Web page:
Black Soldier Flies Are The New Superstars Of Sustainable Aquaculture

Food & Drink

Black soldier flies (Hermetia illucens) are not much to look at, but they are making major waves in the aquaculture industry. These superstar larvae are disrupting the fish feed status quo by providing a protein-packed, inexpensive and high-quality alternative to the otherwise unsustainable feeds on the market.

Aquaculture production has more than doubled in the past 15 years, making it imperative that sustainable methods are used to feed farmed fish. Carnivorous fish, such as salmon and tuna, depend on diets of fishmeal and fish oil usually sourced from wild fish stocks. Fisheries that turn wild fish into fishmeal and fish oil (FMFO) are referred to as ‘reduction fisheries’. Approximately 20% of the total wild catch worldwide is processed into FMFO for aquaculture. These fish are not being caught for direct consumption. Instead, they are being extracted, processed and fed back to farmed fish.

Reduction fisheries remove many species lower in the food chain like anchovies, mackerel, sardines and krill that would otherwise be available to wild carnivorous species as a primary food source. Increased pressure placed on wild fish to sustain farmed fish is dreadful for wild fish stocks that are quickly dwindling. The species that reduction fisheries target happen to be the very ones that make up the base of the entire marine food web. By using less wild fish for FMFO and more sustainable options, the future for aquaculture is bright. This is where black soldier flies come in.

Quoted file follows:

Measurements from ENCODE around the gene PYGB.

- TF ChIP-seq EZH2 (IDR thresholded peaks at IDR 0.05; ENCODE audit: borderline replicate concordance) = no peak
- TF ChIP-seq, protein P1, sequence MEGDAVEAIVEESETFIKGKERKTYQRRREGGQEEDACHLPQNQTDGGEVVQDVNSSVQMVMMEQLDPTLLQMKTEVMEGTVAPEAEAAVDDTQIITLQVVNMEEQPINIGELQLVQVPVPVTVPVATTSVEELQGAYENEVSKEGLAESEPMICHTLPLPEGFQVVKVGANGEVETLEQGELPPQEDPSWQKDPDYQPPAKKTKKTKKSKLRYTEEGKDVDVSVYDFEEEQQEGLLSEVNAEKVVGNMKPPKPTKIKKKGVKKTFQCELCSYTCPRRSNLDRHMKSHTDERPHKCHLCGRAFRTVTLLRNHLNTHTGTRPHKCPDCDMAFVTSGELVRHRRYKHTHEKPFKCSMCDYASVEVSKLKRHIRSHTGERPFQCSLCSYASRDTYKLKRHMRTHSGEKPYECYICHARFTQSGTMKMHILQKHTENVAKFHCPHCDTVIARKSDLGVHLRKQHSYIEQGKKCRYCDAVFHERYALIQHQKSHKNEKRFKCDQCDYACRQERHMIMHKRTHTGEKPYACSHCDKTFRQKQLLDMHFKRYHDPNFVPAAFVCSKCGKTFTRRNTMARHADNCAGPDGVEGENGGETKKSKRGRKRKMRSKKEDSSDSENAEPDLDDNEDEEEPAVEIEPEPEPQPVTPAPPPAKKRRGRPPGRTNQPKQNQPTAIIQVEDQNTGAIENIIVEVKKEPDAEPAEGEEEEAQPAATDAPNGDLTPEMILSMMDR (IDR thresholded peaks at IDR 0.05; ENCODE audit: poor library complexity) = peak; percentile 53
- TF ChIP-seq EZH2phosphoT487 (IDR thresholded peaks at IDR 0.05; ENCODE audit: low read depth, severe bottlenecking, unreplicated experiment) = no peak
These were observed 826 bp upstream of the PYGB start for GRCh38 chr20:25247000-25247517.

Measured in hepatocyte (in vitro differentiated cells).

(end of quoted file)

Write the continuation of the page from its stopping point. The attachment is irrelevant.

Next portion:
Fish farmers were not the first to discover the magic of the black soldier fly. They have been used in compost, waste disposal and exotic animal feeds for decades. These unassuming little powerhouses have an extremely high protein content, fast growth rate, and will feast on just about anything, including human waste and cadavers.

Slender, jet-black bodies no bigger than a piece of macaroni, and two sturdy-looking antennae make up the insect’s ensemble. With wings tucked back they resemble wasps, yet do not sting or bite and are otherwise harmless despite their unnervingly loud buzzing.

Females lay several hundred eggs at once, and a 4-day incubation period is all that is required for the fat, juicy larvae to wriggle out and begin their lives munching on organic matter, garbage and dung. For a short 14 days, these chubby segmented larvae will eat with a voracious appetite and build up fat stores that will sustain them for the remainder of their adult lives. The flies are often found in or near decaying matter and organic waste, where the larvae feast and the adults lay their eggs.

Aquaculture scientists are pioneering research with optimistic results. Trout and salmon raised on a black soldier fly diet grow just as fast as those raised on a traditional fishmeal diet, and the swapped out feed has no negative effects on humans that eat the fish. In fact, black soldier fly larva are edible to humans too. Two hurdles facing the burgeoning industry are scalability and regulatory roadblocks. Further research and government approval are on the horizon as technology improves. By replacing fish feed and fish oil with black soldier fly larva, farmers are changing the process by which they use wild fish to feed farmed fish, thus eliminating reliance on wild stocks. In effect, they are revolutionizing the aquaculture industry.

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